US 3201281 A
Abstract available in
Claims available in
Description (OCR text may contain errors)
Aug. 17, 1965 F. SOLOMON ETAL NEGATIVE ELECTRODE, METHOD AND MACHINE FOR MAKING THE SAME 3 Sheets-Sheet 1 Filed March 20, 1962 24414111254. www..
cURR/VT CULLEC'TOR Allg 17, 1965 F. SOLOMON ETAL NEGATIVE ELECTRODE, METHOD AND MACHINE FOR MAKING THE SAME 3 Sheets-Sheet 2 Filed March 20, 1962 IN V EN TORS. F HANK SOLO/HUN ROBERT E ENTE/QS ,BY RENATO PASQUALE ATTR/VEY Aug. 17, 1965 F. soLoMoN ETAL NEGATIVE ELECTRODE, METHOD AND MACHINE FOR MAKING THE SAMEv Filed March 20, 1962 3 Sheets-Sheet 3 INVENTORS: FRANK SOLMN '9055/77' E ENTER'S RENATO D/ PASQUALE ATTR/VEY United States Patent() 3,201,281 NEGATIVE ELECTRODE, METHOD AND MACHINE FR MAKING THE SAME Frank Solomon, Lake Success, N.Y., and Robert F. Eu-
ters, Hackensack, and Renato Di Pasquale, Rutherford, NJ., assignors to Yardney International Corp., New
York, N.Y., a corporation of New York Filled Mar. 20, 1962, Ser. No. 180,952 8 Claims. (Cl. 13G- 30) This invention relates to electric batteries, and more particularly, to a new and improved negative electrode for use in alkaline silver-zinc batteries and to improved methods of producing such an electrode.
Heretofore negative electrodes for silver-zinc batteries, particularly of the so-called dry-charged type which are ready for operation upon the addition of electrolyte, were made by preparing a thick paste from powdered zinc oxide and water or from zinc oxide and aqueous potassium hydroxide solution. This was then pasted onto a conductive support and reduced, The resulting pasted plate was then electrolytically converted from zinc oxide to spongy zinc metal. A dry-charged battery of the silver-zinc type will be understood to be one Whose positive electrode, prior to introduction of the electrolyte, is in an oxidized state (i.e. silver oxide) while the active material of the negative electrode is principally active metallic zinc.
The electrodes produced in this mannerwhile fully satisfactory in the early stages of battery life-were found, however, to lack stability over long time spans. As a result of repeated charges and discharges to which a battery is subjected in service, the peripheral areas of the negative electrode surface are gradually depleted of active material, leading to a decrease of the area exposed to electrochemical action and resulting in a progressive drop in cell capacity. Moreover, the zinc penetrated into the separator material employed, shorting the cells.
It is an object of the present invention to provide a negative electrode wherein such erosion has been eliminated and which as a result, is more durable and stable.
It is a further object of the invention to provide a silver-zinc battery which in service retains a generally constant capacity and Whose performance is less aiected by repeated charging and discharging.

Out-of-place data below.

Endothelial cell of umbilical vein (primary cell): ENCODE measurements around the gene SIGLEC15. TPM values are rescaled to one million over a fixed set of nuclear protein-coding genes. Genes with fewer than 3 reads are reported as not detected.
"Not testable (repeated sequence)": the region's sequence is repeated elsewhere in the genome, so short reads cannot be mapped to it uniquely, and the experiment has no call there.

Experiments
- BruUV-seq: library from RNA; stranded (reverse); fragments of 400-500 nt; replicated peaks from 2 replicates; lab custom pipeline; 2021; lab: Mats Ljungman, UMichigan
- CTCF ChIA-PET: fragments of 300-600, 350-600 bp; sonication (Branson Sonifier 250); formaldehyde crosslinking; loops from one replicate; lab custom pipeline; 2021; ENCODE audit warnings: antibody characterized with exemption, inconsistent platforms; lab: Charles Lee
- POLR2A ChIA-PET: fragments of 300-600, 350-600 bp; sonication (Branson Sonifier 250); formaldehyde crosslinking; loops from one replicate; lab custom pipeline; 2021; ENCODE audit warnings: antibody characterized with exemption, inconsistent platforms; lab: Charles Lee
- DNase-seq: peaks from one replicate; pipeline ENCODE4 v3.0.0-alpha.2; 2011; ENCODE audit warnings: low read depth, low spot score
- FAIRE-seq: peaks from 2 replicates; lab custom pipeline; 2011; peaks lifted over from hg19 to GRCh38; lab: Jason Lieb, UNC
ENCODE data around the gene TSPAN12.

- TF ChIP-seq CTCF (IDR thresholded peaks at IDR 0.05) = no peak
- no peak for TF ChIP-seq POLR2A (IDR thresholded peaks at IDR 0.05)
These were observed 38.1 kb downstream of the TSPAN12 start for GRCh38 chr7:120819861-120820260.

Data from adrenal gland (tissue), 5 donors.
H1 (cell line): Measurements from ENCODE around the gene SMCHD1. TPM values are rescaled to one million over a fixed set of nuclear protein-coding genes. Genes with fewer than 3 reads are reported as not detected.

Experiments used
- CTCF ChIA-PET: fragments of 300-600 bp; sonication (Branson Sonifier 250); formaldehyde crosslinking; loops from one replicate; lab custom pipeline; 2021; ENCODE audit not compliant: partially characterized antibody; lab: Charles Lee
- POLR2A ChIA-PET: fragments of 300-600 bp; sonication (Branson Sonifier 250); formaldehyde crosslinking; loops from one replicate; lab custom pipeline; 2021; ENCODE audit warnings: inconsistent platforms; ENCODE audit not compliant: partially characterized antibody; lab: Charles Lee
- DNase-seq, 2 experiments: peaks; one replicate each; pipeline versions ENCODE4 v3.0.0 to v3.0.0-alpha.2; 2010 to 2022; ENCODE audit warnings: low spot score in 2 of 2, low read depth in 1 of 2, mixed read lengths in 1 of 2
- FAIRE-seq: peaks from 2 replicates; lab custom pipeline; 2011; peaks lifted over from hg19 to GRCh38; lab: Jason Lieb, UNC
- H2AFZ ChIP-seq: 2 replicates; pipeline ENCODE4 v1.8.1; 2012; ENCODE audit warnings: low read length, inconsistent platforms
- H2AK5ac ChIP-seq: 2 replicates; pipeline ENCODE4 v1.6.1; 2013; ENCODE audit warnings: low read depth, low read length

It is another object of the invention to provide an improved method for producing a negative electrode having the above-mentioned characteristics.
It is also an object of the present invention to provide a zinc electrode of the above type having an excess of zinc oxide. p
It is finally an object of the invention to provide improved equipment for producing such a negative elec trode.
Other and more detailed objects Will be apparent from the following description.
In accordance with one feature of the present invention, the electrode comprises a substantially inert conductive support, for example in the form of a solid or perforated copper or silver sheet, sandwiched between two solid or perforated sheets of zinc metal and attached thereto, for example, by hot pressing or local spotwelding. The assembly, thus obtained, is sandwiched between two glass fiber mats impregnated with zinc oxide, thereby forming a completed electrode. In alternative forms of the invention, the Vsheets of zinc metal mentioned above may be replaced by subdivided zinc (c g. electroplated zinc) where higher discharge rates are required or in other cases by matting or expanded-zinc-metal materials.
An electrode prepared in accordance with the above ice principles has many advantages. By the use of glassiber mats to hold zinc oxide, erosion phenomena are greatly reduced and capacity stability is` improved in proportion.
A further advantage is high versatility offered by an electrode of this type. By providing a sufficient amount of zinc sheet metal to insure the required capacity, the negative is ready for discharge and may be used in the dry-charged battery construction. On the other hand, if the negativeelectrode is to be in its uncharged state upon admission of electrolyte, the zinc sheet may be reduced in size or suppressed altogether. If present, it will serve to raise the average electrode density and provide a reserve of zinc metal to minimize corrosion effects. In addition to holding zinc oxide, the glass-fiber mat may contain negative-plate expanders such as Mg(OH)2 or asbestos powder. Since the impregnated mats are on the outside of the electrode, the expander is ideally located to overcome the densiiication occurring in the outer layers of active material.